If you are unable to attend the April meeting can you please send me a cheque at the address on the Contacts page. Thank you.

Gill Herbert, Treasurer & Membership Secretary

January’s Photo Competition

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The winning photo

The picture on the left shows a bollard on the side of a Thames lock. It was the winning picture in the Photo Competition that was held at the January meeting. The winning photographer was committee member Gordon Osborn. Please accept our apologies for not including this image in an earlier issue of the Newsletter.

Photo copyright © 2013 Gordon Osborn

Volunteers keep Brentford museum open

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One of London’s smallest museums, based in a Grade II Listed Toll House at Brentford Lock, is going to be opened every Friday by volunteers for the Canal & River Trust.

Visitors will be able to find out about the history of the waterways and why Brentford Lock, at the junction between the Thames and the Grand Union Canal, played such an important role when London’s canals and rivers were a transport gateway to the rest of the world. The Toll House dates from 1900s, when the building would have contained ledgers that recorded the type and weight of cargo passing through the lock. The boats would pay a toll on the cargo they carried.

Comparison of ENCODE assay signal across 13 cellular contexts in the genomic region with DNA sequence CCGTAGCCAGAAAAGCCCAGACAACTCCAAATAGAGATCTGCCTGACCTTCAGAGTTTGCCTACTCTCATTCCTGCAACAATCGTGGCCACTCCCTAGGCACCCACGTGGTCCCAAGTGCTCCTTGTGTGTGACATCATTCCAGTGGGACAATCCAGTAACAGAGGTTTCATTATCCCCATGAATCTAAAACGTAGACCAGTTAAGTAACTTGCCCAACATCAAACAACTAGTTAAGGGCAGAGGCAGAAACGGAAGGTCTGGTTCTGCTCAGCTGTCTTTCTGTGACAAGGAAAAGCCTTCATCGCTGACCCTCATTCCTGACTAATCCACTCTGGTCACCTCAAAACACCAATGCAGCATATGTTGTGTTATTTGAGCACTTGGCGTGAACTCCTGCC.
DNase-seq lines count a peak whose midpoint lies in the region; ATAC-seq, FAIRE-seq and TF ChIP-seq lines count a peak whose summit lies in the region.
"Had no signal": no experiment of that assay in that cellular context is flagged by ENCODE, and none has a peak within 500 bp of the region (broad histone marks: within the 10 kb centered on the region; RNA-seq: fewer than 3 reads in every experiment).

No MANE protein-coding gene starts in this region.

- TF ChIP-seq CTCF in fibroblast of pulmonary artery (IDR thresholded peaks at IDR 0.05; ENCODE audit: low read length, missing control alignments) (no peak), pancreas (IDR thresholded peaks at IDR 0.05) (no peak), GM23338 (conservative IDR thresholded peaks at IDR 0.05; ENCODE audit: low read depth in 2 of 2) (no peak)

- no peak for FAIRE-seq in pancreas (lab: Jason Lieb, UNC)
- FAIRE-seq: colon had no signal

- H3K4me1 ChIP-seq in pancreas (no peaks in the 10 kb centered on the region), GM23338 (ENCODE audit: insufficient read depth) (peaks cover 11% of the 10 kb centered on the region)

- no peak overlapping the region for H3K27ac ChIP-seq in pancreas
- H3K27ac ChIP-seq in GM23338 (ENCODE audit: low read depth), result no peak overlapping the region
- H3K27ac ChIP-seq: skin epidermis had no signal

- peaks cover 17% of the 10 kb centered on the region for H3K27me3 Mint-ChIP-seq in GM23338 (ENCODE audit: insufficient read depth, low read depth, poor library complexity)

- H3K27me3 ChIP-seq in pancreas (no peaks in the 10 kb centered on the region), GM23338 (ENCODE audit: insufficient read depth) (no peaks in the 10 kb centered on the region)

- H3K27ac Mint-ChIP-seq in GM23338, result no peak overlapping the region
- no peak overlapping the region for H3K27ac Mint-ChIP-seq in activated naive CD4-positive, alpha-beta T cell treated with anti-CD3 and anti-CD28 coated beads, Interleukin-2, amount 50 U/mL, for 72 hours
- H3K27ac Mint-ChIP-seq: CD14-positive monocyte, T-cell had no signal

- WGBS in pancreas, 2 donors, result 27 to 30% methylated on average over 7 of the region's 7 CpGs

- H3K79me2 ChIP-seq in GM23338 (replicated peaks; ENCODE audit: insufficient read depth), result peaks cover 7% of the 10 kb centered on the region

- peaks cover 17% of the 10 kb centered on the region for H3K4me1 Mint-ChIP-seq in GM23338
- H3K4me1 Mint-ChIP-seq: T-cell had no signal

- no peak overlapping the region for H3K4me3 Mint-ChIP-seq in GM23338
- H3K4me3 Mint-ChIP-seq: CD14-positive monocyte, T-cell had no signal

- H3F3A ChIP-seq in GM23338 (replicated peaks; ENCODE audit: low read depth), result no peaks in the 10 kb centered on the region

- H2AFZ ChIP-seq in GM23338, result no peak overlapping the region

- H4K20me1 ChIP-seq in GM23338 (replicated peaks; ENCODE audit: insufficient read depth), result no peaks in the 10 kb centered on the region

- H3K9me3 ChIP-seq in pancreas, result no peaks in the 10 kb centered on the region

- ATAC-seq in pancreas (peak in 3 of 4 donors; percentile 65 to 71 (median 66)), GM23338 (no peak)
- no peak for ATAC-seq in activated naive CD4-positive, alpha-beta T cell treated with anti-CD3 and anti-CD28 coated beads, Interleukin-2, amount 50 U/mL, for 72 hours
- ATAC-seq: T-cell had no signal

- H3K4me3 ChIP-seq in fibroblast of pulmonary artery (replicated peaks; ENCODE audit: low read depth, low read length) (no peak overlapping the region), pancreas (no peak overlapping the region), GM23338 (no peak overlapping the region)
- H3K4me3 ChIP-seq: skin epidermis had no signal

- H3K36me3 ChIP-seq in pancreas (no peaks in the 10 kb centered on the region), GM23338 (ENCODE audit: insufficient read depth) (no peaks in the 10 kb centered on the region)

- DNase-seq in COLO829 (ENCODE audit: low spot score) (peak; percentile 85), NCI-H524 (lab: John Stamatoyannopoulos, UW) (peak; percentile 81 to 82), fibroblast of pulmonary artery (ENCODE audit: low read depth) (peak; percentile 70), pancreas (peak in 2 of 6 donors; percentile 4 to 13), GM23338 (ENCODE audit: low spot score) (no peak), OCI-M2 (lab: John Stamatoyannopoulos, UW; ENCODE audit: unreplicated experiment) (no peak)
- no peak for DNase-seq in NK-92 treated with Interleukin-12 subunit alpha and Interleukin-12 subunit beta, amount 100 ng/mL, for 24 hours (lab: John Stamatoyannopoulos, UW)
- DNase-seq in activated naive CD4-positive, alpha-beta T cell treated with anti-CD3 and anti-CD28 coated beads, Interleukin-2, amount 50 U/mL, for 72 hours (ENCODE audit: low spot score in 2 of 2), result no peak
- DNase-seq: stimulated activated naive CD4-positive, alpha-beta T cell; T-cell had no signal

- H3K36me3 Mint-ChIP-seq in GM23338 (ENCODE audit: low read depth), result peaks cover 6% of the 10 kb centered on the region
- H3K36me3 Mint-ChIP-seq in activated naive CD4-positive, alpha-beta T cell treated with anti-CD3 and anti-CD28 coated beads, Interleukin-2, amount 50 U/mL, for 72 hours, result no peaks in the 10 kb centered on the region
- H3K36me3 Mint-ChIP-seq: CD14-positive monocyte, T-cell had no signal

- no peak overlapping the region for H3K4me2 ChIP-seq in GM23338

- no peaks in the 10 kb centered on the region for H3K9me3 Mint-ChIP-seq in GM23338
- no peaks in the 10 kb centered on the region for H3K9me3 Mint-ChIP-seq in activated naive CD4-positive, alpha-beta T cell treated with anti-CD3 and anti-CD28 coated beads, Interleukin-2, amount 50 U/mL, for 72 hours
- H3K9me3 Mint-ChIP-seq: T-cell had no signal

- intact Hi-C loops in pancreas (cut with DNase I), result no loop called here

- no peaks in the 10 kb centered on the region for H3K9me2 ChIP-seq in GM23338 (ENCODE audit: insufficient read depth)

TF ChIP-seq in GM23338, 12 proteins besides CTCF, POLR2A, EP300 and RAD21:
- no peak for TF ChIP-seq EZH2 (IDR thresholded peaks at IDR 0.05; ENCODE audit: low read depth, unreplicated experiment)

Debbie Vidler, London volunteer coordinator at the Canal & River Trust, said: “The museum at the Toll House in Brentford offers a fascinating and intimate slice of waterways history for children and adults alike.”

The Toll House will be open every Friday from 10am and 1pm.
7 March 2013

Four tons of rubbish

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A pile of old bikes

IWA members trawling for bicycles and trolleys
Photo courtesy of Richard and Jackie Sanders

Thanks to Ken and Margaret Froud from our Warwickshire branch for spotting this article in their local paper. They feel that “if you are looking for a couple of pushbikes, this is the place to come.”

SO THIS is what has been lying at the bottom of our canal..

Twenty eight members of the Inland Waterways Association, Warwickshire Branch, took part in a clean-up of the Grand Union Canal at Leamington on Sunday.

As well as the usual copious bottles and cans, a Christmas tree complete with baubles and stand was also bagged.

The combined haul included 30 bicycles, more than 20 shopping trolleys and 20 bags of rubbish giving a total weight of about four tons.

For further information visit our website at

Leamington Courier, 9 February 2013

Send your comments to the Web Site manager.

© Southampton Canal Society 1999 - 2013. Except where otherwise indicated, information on these pages may be reproduced provided permission is obtained from the Web Site manager beforehand and due acknowledgement made to the Society.

Page created 18 April 2013 - last updated 30 April 2013.